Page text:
Musicians, especially young musicians, are bombarded with advice over the course of their career, especially in those early, fledgling years. Most advice will come from teachers, but also from peers, colleagues, friends, promoters, agents and critics. Knowing how to take and react to advice is an important part of the musician’s skillset, and the ability to sift through advice and take it on board or reject it is an art in itself. The way such advice is given also has an impact on how one values it.
Young and amateur musicians in particular may find it hard to strike a balance between taking advice which will be useful to them and rejecting that which is not. In part, this is due to confidence: if your teacher suggests playing a passage in a certain way, or taking a particular interpretative stance on a piece of music, you may feel obliged to bow to what you perceive to be their greater wisdom, and blindly accept what they are telling you. This is especially the case if the teacher is renowned or revered. At a piano course some years ago, I chatted to a student who had participated in masterclasses with a number of internationally-renowned pianist-teachers. “I’ve got five different ways to play the end of this Schubert sonata”, he said to me over tea, “and now I don’t know which version is the right one!”. Such confusion suggests, to me at least, a student who is either not very confident about their own interpretative choices or who believes that because such-and-such Famous Pianist told him to play the passage in a particular way, it must be the ‘right way’.
As we grow more confident as musicians – whether amateur, student or professional – we learn how to filter and question advice to suit our needs, and also appreciate the importance of reflecting on that advice because its usefulness may not be immediately apparent. It is not necessary to blindly accept everything that a teacher, or teachers, tell us. Instead, we need to be selective about the advice we are given and ensure that it is the right advice for us. A good teacher or mentor will understand this too and make suggestions, rather than didactically “telling” the student how to play the music. One of the most useful aspects of attending masterclasses and courses, where one will meet and play for other teachers, is that one is exposed to a broader range of expertise and viewpoints, which can fuel one’s ideas on how to approach the music, from a technical and artistic point of view.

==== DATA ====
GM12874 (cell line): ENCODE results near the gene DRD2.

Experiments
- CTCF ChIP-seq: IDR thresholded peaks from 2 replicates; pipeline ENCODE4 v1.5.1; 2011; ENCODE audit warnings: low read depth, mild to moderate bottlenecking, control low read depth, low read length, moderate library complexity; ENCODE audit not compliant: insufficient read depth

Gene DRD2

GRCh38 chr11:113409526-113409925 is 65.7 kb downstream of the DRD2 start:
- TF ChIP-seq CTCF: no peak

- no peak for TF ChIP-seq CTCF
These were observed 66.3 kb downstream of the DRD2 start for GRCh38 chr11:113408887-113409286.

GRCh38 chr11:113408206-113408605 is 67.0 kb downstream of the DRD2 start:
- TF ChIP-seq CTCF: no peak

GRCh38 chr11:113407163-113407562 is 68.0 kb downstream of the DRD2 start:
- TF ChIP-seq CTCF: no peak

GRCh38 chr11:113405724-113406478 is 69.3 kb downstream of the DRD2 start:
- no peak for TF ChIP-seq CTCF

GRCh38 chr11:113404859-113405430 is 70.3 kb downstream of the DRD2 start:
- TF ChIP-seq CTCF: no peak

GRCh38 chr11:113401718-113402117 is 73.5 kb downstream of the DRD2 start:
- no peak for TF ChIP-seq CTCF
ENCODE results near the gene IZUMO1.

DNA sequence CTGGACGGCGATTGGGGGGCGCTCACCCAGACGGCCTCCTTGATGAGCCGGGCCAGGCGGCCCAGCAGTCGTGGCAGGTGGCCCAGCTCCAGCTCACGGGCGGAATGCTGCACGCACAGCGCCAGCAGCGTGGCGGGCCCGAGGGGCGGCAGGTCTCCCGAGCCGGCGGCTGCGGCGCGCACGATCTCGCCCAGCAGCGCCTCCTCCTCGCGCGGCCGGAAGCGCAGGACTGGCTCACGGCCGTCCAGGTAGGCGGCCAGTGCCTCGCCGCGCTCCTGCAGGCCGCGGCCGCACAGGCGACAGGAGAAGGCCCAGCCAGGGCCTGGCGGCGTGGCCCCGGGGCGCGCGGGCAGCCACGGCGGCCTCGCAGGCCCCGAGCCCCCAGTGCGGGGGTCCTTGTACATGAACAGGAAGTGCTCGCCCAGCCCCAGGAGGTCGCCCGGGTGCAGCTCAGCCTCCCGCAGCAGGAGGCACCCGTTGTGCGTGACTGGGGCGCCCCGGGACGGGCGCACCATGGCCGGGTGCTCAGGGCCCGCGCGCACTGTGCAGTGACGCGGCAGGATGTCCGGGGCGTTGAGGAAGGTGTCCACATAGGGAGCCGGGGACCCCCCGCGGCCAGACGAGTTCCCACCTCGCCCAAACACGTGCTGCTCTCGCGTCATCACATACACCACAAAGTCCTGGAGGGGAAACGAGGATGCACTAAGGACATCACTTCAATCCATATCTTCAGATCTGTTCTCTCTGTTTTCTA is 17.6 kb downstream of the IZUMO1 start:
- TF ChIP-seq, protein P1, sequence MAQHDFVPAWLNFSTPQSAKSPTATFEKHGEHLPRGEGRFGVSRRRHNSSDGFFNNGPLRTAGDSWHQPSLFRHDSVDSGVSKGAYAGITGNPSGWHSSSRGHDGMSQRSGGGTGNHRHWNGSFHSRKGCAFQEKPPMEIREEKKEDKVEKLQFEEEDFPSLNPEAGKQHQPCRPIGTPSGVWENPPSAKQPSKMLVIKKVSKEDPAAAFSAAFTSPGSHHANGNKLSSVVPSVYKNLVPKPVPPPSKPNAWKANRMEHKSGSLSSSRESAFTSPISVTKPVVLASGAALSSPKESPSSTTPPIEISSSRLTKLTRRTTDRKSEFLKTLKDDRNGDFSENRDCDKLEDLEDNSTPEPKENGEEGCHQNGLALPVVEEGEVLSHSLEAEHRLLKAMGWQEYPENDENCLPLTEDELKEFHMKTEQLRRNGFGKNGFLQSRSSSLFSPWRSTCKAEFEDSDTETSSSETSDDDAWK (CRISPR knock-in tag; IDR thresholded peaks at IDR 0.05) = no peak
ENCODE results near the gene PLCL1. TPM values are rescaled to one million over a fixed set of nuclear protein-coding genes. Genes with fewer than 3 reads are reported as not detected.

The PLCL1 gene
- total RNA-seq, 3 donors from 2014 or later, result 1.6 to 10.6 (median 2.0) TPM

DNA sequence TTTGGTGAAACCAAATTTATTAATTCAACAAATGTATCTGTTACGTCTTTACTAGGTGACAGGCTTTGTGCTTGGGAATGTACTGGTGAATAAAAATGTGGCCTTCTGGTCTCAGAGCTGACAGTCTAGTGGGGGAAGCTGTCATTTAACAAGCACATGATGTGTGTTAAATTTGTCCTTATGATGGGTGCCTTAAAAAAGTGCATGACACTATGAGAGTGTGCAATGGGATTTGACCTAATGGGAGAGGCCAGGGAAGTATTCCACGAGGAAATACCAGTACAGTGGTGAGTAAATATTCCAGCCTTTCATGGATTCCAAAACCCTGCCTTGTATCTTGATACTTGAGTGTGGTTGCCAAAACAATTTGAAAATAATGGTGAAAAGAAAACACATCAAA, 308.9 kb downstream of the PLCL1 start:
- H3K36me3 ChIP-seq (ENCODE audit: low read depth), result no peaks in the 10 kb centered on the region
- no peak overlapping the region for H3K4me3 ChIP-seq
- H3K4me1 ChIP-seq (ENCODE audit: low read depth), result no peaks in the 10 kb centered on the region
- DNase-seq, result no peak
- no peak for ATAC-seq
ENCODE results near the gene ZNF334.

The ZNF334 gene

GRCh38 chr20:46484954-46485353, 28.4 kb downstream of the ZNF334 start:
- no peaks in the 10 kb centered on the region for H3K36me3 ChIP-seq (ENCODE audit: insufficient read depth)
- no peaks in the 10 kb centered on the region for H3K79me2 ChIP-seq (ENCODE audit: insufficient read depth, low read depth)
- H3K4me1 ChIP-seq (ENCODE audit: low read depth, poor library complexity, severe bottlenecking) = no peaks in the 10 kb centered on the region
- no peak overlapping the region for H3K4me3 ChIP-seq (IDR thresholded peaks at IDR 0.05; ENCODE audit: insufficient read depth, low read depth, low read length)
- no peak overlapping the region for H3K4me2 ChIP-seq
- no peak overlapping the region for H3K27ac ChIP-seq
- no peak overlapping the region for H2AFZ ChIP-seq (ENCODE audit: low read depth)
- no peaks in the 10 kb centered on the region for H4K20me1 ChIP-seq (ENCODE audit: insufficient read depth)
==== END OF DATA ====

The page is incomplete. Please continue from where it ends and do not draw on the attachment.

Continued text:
The way advice is given also has an impact on how it is received. I have been lucky in my experiences with both my regular teachers and those I have encountered on courses and in masterclasses that their advice has always been given in a positive and supportive way. This makes one far more receptive to the advice, and suggests a degree of respect between teacher and student.
“Best are those times when, as you listen to suggestions, you feel as if you’ve always known them to be true, somehow – but now you’re hearing them from another voice. There will always be degrees, shades; one can accept certain ideas from one musician, reject others. The only rule, perhaps, is that one should constantly remain alert, constantly ask oneself: ‘Is that true for me? For the music as I feel it inside?’”
– Steven Isserlis, cellist
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Robert Schumann: Violin Sonata No. 3 in A Minor, WoO 2: Intermezzo (arr. S. Isserlis fro cello and piano) (Steven Isserlis, cello; Thomas Adès, piano)